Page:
From WH Vanstone’s Love’s Endeavour, Love’s Expense, a passage that I’m sure any parent will be able to identify with:
Love proceeds by no assured programme. In the case of children a parent is peculiarly aware that each step of love is a step of risk; and that each step taken generates the need for another and equally precarious step. In each word of encouragement lies the danger of creating over-confidence; in each restraint the danger of destroying confidence.
A risk is taken when the child is allowed to ride his bicycle on the road: when he returns in pride and confidence, the gain has justified the risk. But now there is a new danger of over-confidence, and the child must be warned – yet not so severely that his new-found confidence is destroyed.
In each expression of love to a child lies the danger that it will be exploited and that the child will be “spoiled” by taking as a right that which should be received as a gift: in each withholding of love’s expression lies the danger of misunderstanding – the danger that that which was meant to teach will serve only to embitter and estrange.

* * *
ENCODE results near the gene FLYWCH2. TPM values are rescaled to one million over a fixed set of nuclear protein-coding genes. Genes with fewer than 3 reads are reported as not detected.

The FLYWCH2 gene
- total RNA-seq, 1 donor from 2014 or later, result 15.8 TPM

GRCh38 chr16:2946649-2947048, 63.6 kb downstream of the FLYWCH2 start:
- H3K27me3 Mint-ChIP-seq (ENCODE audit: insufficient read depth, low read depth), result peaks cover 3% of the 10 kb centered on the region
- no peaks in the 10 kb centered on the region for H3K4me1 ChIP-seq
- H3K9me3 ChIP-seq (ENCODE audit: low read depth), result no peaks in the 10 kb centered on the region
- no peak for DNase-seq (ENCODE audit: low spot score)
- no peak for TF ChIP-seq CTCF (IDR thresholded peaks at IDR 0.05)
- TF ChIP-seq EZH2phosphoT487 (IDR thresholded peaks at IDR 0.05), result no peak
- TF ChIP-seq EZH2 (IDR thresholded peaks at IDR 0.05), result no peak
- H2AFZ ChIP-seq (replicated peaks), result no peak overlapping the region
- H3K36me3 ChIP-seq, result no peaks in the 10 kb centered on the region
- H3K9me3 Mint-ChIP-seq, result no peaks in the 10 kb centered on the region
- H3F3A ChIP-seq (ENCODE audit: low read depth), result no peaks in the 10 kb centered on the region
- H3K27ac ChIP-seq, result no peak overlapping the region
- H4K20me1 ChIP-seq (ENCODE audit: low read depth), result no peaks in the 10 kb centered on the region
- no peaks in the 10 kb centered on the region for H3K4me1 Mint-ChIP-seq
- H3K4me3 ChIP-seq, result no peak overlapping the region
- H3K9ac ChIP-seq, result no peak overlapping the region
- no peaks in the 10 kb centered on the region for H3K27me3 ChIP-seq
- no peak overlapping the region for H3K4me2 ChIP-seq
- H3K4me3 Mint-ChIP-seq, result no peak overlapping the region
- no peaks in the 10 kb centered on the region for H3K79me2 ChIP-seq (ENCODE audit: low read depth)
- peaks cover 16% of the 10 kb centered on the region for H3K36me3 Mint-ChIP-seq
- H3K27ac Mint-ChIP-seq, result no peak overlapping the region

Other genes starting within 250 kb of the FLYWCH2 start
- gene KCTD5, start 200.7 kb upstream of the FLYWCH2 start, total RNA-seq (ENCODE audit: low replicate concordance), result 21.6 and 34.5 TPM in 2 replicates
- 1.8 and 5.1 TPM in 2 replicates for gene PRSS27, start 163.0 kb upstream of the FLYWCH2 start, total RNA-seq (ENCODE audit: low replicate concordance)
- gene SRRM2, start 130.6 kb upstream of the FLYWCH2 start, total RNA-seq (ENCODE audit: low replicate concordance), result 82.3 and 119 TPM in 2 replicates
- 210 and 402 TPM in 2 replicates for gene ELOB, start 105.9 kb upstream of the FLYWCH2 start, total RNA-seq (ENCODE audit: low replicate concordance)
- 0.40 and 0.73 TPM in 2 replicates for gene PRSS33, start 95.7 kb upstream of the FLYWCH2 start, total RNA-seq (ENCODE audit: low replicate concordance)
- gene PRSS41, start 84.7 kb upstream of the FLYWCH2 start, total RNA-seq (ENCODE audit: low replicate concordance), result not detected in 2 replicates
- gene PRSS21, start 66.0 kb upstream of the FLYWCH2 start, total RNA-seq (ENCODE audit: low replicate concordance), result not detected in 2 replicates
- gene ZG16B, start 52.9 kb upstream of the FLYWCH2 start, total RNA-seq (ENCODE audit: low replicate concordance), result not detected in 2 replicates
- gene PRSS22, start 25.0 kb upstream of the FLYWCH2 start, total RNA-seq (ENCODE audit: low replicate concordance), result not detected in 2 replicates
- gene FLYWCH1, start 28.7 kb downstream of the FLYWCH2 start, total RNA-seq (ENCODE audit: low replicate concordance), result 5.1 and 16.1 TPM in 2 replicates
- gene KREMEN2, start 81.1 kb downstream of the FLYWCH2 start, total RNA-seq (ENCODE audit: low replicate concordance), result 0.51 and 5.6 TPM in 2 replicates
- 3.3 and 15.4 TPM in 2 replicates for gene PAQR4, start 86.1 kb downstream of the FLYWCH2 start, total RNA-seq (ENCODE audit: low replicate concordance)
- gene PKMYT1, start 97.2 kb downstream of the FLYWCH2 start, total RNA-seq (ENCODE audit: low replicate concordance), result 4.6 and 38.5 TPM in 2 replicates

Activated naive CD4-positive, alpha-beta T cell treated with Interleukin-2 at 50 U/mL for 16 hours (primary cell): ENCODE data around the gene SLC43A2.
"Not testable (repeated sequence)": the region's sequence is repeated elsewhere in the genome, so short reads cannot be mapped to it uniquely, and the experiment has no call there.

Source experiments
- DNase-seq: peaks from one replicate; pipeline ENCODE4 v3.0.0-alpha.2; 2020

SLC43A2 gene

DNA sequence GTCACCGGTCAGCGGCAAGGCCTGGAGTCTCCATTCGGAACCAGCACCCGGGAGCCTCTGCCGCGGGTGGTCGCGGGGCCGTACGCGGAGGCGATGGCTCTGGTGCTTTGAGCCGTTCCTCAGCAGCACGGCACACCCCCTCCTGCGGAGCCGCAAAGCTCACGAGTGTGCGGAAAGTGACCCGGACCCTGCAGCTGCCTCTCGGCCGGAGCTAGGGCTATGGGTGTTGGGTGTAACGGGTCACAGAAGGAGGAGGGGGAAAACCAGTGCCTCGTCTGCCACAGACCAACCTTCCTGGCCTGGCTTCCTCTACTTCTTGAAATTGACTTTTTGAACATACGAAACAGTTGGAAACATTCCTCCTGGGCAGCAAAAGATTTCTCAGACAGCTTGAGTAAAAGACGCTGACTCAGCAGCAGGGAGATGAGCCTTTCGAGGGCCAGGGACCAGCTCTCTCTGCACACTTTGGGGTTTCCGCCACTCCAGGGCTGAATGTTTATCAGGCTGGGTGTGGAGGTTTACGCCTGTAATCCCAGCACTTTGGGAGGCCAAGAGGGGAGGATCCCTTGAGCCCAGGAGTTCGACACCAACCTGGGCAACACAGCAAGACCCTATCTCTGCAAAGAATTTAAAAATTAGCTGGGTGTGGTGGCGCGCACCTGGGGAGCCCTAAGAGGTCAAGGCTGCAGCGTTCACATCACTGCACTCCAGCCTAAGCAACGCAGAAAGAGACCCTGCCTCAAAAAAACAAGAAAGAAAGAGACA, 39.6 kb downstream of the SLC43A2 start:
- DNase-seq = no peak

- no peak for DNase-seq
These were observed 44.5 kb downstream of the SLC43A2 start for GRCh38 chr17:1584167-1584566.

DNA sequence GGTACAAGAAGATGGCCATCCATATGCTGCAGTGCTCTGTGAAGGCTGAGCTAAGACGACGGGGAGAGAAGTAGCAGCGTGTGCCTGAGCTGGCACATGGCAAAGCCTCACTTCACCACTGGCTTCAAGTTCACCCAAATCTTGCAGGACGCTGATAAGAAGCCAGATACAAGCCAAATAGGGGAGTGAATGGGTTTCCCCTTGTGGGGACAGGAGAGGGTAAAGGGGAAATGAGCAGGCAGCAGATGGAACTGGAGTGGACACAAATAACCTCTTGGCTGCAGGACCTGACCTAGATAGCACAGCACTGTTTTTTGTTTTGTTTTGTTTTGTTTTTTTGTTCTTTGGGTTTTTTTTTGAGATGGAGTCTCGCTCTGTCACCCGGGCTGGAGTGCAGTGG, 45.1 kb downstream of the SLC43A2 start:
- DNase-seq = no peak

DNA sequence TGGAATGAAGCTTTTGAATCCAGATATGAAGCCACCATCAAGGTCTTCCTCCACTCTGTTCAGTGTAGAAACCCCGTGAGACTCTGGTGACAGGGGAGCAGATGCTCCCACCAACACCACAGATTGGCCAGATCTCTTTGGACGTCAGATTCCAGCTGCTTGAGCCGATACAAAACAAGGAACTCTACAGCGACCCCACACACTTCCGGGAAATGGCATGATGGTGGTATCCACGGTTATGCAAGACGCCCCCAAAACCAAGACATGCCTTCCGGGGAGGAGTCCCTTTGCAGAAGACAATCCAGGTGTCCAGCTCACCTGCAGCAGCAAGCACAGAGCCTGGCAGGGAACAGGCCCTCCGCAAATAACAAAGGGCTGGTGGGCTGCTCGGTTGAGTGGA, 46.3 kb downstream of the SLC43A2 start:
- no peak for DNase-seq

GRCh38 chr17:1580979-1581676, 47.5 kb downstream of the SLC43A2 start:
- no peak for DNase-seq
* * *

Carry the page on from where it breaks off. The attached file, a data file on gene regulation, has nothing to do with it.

A happy family life is neither a static situation nor a smooth and direct progression: it is an angular progress, the endless improvisation of love to correct that which it has itself created. Parents will testify that their equal love for two children must express itself in quite different ways; and that what they have learned in bringing up the elder can be no programme for bringing up the younger. The care of children teaches us that the resolute and unfailing will of love becomes active in improvised and ever-precarious endeavour.
The late Revd Vanstone’s book is far from perfect – I suspect I won’t entirely agree with where he is taking things theologically – but equally his insights into the nature of love, such as that set out above, encourage me to persevere, and to hope that the result is an enriching of my understanding of the love of God (which can so easily be reduced to something rather clinical and mechanical).